Retired state trooper Joe Gazzo earned a name for himself working crashes, making arrests and serving as an official source of information in South Mississippi. He died Tuesday night.
Gazzo, 69, died surrounded by his family after a battle with cancer and other illnesses, said Jason Gazzo, one of five children.
“He was in pain the last couple of years, but he was a strong man,” Jason Gazzo said. “If anybody was going through what he went through, they’d be bedridden.”
“He was a great dad, grandpa, friend and lawman. This world is a better place because of him.”
Gazzo retired eight years ago as a Mississippi Highway Patrol staff sergeant who had patrolled state and federal highways in South Mississippi for 28 years. He also was the public information officer for MHP’s Biloxi-based Troop K, which patrols Harrison, Hancock, Jackson, George, Stone and Pearl River counties.
Joe Gazzo was not only important to all of us in federal law enforcement, he was monumental in bridging agency gaps all along the Mississippi Gulf Coast and beyond. The Gulfport DEA family feels honored to hold the hand of his son, Jason, while we stand in his father’s shadow. We will miss him terribly.
Terry Davis, agent in charge of DEA operations based in Gulfport
Visitation will be Friday at Our Lady of Fatima Catholic Church. Visitation starts at 10. A Mass of Christian Burial will be celebrated at noon.
A ‘true blue’ state trooper
Gazzo was part of a state trooper family in his personal life as well.
His son, Jason, followed in his footsteps. Jason Gazzo became a state trooper and served in the same Highway Patrol public affairs job as his father before he was assigned to the Drug Enforcement Administration Task Force based in Gulfport.
Gazzo’s brother, Vernon, also retired as a state trooper.
Joe Gazzo balanced patrol work with giving the media details of crashes and public-safety warnings. During his tenure, he faxed state troopers’ “field cards” to the media to provide details of crashes for news reports.
Most people who worked in law enforcement anywhere in South Mississippi before he retired knew him or knew of him. And so did many who read news reports that identified him as the source of information or heard him speak on traffic safety. Like other state troopers, he would head to a crash scene close to his patrol area to help, even if the crash occurred in a different police jurisdiction. Many times, he was the first on scene.
Admired by those he mentored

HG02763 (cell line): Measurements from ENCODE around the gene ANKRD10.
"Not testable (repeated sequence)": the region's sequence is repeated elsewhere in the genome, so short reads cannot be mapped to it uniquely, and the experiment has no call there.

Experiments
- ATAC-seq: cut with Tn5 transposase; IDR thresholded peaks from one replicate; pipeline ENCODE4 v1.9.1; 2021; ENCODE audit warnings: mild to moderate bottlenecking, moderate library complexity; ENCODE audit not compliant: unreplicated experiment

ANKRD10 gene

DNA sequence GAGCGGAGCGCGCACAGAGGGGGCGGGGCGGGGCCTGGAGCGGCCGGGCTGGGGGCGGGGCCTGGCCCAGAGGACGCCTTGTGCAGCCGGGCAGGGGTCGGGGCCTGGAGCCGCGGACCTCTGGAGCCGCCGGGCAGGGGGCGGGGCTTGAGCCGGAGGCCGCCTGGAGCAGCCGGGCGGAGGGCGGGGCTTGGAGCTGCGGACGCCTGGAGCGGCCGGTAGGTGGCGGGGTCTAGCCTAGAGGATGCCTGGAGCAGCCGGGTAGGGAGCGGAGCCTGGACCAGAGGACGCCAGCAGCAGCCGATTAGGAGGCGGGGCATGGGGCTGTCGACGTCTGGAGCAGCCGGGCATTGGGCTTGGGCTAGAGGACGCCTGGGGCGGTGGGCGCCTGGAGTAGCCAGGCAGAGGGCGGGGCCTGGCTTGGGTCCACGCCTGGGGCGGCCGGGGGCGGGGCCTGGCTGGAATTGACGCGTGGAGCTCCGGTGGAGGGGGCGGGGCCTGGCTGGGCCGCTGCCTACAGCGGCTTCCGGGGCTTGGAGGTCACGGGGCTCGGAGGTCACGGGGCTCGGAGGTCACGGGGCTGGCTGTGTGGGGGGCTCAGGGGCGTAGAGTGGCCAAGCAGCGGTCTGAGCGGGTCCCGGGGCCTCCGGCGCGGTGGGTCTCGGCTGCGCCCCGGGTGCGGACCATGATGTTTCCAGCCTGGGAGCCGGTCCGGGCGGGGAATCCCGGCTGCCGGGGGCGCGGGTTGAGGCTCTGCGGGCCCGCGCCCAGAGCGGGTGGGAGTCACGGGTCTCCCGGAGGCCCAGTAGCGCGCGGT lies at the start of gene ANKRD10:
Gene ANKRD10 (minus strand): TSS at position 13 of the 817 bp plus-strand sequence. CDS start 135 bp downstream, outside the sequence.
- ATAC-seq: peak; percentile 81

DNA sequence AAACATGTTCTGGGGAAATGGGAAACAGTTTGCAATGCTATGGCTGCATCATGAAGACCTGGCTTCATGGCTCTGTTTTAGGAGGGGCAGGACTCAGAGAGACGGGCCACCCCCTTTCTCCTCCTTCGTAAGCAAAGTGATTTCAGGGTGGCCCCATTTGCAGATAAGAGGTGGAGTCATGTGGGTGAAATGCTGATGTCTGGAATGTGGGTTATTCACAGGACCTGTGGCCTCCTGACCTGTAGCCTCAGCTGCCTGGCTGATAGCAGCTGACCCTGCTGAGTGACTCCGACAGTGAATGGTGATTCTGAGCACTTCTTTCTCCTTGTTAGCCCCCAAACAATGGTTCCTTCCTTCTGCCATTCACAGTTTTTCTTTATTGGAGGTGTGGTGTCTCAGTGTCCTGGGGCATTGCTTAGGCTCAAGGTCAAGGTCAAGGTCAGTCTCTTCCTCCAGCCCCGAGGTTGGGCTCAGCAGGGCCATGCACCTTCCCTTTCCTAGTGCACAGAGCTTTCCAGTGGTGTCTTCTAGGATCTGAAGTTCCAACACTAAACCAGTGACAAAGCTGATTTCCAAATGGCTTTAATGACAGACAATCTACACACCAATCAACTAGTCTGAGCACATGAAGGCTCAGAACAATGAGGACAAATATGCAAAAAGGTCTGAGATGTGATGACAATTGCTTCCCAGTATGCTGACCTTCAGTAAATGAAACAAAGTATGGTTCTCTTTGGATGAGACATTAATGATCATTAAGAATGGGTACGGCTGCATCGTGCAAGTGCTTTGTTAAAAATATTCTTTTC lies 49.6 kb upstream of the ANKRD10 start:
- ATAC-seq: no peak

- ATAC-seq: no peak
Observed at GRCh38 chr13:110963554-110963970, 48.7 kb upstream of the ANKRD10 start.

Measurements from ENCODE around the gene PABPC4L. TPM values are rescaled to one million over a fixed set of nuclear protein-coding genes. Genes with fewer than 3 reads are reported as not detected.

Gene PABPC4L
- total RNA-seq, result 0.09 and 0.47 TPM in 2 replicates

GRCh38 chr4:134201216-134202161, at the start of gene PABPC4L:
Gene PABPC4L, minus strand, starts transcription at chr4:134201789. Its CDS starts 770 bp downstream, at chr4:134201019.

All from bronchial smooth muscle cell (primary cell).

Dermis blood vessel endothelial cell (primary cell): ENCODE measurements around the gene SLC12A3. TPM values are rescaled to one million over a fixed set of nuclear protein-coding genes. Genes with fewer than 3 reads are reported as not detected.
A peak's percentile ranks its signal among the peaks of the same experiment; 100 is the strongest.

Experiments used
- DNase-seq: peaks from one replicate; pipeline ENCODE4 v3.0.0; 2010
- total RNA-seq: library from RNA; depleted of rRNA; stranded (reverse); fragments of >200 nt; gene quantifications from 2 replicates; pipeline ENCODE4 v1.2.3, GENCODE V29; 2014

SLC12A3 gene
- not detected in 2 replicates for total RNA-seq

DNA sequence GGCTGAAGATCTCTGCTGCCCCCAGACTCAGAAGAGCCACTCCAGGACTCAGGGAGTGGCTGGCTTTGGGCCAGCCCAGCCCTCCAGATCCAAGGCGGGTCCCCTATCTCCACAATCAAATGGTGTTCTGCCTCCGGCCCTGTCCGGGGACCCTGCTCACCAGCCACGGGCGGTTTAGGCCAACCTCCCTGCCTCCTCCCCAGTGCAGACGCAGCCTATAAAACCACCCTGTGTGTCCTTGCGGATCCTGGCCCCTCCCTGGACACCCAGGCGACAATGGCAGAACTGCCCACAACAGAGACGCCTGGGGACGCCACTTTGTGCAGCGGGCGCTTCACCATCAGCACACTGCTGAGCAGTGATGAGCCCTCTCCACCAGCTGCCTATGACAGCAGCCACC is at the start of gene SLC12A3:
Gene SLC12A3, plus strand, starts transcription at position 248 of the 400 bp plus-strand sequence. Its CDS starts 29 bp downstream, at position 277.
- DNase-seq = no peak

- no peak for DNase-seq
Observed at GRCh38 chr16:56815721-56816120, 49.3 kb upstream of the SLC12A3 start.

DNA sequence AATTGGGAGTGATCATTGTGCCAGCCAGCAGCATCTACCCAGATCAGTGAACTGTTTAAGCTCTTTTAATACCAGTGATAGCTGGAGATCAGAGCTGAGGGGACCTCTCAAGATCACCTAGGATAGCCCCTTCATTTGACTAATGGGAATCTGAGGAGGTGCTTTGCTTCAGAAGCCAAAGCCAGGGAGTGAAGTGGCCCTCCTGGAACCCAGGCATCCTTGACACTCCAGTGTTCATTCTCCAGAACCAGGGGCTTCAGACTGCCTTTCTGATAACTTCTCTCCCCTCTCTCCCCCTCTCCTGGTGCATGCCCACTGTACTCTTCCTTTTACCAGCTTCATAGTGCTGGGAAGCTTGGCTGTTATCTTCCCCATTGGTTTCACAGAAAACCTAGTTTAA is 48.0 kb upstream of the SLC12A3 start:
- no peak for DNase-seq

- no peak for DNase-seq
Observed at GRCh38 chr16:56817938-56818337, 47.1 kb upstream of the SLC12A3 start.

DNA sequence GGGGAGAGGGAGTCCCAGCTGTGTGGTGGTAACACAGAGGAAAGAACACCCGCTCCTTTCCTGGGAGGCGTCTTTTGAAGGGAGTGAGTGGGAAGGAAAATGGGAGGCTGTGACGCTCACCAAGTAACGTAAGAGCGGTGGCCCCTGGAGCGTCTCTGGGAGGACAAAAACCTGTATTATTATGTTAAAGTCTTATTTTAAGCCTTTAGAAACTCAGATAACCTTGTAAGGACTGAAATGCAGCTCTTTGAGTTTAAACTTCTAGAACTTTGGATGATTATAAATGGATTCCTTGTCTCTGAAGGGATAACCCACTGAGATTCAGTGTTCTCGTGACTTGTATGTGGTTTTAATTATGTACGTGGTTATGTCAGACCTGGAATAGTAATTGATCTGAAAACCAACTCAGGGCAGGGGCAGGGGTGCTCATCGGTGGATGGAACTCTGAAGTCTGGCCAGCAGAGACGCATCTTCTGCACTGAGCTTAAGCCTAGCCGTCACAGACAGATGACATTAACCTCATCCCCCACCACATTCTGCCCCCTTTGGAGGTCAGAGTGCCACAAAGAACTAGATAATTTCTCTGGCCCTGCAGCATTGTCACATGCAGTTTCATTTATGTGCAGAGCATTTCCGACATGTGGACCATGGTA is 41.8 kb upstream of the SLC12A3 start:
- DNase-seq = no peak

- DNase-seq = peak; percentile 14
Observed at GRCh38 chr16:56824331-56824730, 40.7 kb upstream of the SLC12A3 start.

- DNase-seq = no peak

Gazzo finished patrol school in 1980 and retired in 2008 as a staff sergeant, said Capt. Johnny Poulos, the current director of the MHP's public affairs division.
Poulos was named public affairs officer after Gazzo retired, and was later named to a statewide MHP position.
“He was definitely one of my mentors and actually opened the door for me to get into public affairs,” Poulos said.
“He was a character, one of a kind, and he was a true blue Mississippi Highway Patrol officer.”
Gazzo put his family and friends first above himself, Poulos said.
“One thing I will remember about Joe is how he responded when his health started to decline,” he said. “No matter how bad he felt, when you went to see him, he always greeted you with a smile. You'd never know he had health issues. He wanted to know about you, how you're doing and how your family is doing.
“He always brought me back to the real world about what was important and about being loyal.”
Homeland Security Investigations Agent Ben Taylor, assigned to the DEA Task Force, said he watched and learned from Gazzo. Taylor had been a spokesman for the Gulfport Police Department before he became a federal agent. He now works with Gazzo’s son.
“Mr. Joe was one of the first full-time PIOs on the Coast,” Taylor said. “As new PIO, I relied on his expertise in interacting with the media. He was a true professional.”
‘Bridged agency gaps’
Terry Davis, resident agent in charge of the DEA’s Gulfport office, said he and his staff mourn Gazzo’s loss.
“While I didn’t have the professional pleasure of working with Joe Gazzo personally, I feel extremely fortunate to work alongside his image reincarnated in the form of his son, Jason,” Davis said.
“Joe Gazzo was not only important to all of us in federal law enforcement, he was monumental in bridging agency gaps all along the Mississippi Gulf Coast and beyond. The Gulfport DEA family feels honored to hold the hand of his son, Jason, while we stand in his father’s shadow. We will miss him terribly.”
Family man, friend
Co-workers and friends have described Gazzo as having a salt-of-the-earth personality and a devoted family man and friend.
Biloxi City Councilman Kenny Glavin said Gazzo was a close family friend. Three of Gazzo's four sons had worked in a trawl shop owned by Glavin's father. Gazzo lived around the corner from the trawl shop and was close friends with Glavin’s father.
Gazzo had a small shrimp boat that brought him much enjoyment, Glavin said.
“I thought the world of Joe, and his brother Vernon, also a state trooper. Wonderful men. A wonderful family,” he said.
“Joe was just down-to-earth and was Biloxi through and through. When you speak of Gazzo, you speak of special people. Joe was special to many.”